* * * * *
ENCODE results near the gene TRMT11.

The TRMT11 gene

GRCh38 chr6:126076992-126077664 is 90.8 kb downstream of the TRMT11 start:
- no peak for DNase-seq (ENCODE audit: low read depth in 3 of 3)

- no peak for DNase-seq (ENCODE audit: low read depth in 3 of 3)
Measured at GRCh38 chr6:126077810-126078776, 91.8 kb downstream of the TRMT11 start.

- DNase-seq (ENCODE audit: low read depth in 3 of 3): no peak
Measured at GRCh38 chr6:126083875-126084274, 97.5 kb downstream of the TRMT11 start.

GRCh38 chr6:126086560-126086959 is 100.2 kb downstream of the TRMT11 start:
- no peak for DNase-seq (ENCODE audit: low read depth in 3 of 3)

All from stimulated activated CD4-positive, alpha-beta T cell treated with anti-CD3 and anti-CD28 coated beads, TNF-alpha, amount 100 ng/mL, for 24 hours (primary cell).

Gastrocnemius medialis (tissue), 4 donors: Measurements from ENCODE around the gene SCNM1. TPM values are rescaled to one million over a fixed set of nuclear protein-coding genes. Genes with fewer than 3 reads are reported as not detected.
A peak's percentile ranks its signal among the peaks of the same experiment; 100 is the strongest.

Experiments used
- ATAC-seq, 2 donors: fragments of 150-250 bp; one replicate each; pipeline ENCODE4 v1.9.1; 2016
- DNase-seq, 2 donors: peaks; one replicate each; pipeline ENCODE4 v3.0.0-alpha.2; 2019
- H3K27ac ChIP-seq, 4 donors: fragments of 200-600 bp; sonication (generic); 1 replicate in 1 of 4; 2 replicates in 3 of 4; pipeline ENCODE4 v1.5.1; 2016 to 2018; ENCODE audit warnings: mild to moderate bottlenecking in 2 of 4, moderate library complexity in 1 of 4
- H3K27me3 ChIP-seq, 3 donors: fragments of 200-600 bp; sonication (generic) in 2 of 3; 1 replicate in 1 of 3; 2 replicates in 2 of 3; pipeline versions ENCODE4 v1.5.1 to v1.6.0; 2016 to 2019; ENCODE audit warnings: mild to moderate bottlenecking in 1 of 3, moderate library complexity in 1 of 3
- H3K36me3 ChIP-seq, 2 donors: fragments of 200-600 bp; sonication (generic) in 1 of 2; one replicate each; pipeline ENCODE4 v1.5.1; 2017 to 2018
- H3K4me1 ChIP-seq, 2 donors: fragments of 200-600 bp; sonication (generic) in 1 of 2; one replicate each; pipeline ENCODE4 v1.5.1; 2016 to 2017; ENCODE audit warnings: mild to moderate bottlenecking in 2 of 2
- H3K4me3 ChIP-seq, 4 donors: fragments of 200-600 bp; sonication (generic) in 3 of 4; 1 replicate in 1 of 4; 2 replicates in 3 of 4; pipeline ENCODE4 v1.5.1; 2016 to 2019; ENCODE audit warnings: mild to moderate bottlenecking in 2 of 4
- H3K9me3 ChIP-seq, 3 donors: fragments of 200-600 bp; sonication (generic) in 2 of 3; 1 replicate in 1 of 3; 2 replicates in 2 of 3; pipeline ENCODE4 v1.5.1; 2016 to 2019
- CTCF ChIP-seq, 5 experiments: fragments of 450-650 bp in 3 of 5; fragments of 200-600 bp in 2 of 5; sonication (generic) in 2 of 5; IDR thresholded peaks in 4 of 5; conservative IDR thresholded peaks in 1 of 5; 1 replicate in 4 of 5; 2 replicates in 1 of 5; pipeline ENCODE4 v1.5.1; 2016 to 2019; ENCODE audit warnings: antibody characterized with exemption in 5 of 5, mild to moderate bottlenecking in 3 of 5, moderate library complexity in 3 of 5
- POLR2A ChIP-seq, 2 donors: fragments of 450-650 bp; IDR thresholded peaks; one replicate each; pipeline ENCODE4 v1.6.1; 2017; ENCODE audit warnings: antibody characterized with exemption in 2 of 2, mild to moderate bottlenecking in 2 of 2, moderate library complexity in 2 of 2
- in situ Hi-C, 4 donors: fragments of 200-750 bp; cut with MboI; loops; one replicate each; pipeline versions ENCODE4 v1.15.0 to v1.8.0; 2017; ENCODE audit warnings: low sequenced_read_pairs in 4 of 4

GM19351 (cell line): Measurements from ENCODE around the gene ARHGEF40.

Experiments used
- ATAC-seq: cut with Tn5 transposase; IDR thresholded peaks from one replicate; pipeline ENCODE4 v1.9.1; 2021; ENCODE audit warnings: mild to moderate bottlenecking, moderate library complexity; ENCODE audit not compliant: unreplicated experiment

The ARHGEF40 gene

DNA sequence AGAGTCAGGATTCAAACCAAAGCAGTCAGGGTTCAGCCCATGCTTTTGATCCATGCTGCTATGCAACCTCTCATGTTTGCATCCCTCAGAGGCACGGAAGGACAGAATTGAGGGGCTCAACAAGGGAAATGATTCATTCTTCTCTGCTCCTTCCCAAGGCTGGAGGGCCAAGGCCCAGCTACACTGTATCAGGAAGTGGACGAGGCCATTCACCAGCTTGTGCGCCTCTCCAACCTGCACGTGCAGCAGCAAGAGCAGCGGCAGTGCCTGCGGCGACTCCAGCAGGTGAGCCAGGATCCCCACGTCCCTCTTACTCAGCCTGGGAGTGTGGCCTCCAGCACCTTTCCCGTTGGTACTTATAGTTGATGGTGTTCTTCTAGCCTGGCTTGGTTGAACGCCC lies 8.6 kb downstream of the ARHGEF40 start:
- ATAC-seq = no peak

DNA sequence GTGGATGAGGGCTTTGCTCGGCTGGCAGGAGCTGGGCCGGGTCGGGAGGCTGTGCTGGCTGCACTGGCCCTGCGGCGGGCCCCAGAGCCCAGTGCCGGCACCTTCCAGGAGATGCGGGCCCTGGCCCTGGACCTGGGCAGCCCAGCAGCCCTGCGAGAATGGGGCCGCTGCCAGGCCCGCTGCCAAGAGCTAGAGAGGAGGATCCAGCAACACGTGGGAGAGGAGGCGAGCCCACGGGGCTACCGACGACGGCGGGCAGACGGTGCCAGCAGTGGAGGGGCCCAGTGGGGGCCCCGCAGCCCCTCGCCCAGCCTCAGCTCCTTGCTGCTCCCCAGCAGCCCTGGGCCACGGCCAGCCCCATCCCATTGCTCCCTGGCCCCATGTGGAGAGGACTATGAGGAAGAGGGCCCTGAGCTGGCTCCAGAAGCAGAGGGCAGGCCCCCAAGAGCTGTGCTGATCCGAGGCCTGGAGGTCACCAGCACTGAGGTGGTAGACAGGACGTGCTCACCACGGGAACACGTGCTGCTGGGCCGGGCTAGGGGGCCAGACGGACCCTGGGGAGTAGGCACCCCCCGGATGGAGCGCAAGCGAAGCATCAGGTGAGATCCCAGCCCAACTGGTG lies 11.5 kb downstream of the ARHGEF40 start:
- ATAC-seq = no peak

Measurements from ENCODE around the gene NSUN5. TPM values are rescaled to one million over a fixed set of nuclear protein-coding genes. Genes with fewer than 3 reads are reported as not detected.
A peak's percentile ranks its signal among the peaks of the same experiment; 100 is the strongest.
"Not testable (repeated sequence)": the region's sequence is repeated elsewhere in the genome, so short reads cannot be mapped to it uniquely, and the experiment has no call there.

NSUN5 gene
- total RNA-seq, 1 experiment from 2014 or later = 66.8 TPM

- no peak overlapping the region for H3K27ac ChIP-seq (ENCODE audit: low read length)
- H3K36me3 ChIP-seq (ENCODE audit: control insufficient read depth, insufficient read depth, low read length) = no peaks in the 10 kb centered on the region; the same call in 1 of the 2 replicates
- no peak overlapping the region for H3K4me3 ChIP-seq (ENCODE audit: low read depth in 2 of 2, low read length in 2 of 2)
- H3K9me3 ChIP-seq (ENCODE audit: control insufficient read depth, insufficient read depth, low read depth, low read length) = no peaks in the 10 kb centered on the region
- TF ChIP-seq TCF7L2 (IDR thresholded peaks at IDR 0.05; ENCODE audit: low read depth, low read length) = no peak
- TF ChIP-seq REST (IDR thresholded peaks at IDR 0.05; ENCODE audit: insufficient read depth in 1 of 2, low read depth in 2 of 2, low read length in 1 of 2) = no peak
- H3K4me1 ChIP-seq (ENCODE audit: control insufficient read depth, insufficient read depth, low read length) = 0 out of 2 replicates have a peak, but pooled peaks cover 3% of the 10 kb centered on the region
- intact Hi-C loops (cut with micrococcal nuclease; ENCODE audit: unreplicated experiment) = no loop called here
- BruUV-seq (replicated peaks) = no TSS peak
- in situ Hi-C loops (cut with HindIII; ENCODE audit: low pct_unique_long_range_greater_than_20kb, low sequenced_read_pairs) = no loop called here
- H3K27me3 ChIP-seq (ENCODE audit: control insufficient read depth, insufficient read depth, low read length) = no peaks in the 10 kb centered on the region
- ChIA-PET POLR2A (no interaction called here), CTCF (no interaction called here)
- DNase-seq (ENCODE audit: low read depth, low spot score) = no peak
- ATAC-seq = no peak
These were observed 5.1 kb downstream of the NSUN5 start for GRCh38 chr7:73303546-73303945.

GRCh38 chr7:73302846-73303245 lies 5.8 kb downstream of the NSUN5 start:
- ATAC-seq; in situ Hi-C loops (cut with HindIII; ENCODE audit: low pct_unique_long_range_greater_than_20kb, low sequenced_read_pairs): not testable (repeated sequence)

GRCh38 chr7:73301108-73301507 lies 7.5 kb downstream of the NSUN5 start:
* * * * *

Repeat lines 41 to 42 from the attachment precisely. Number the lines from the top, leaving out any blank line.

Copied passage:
- no peak overlapping the region for H3K4me3 ChIP-seq (ENCODE audit: low read depth in 2 of 2, low read length in 2 of 2)
- H3K9me3 ChIP-seq (ENCODE audit: control insufficient read depth, insufficient read depth, low read depth, low read length) = no peaks in the 10 kb centered on the region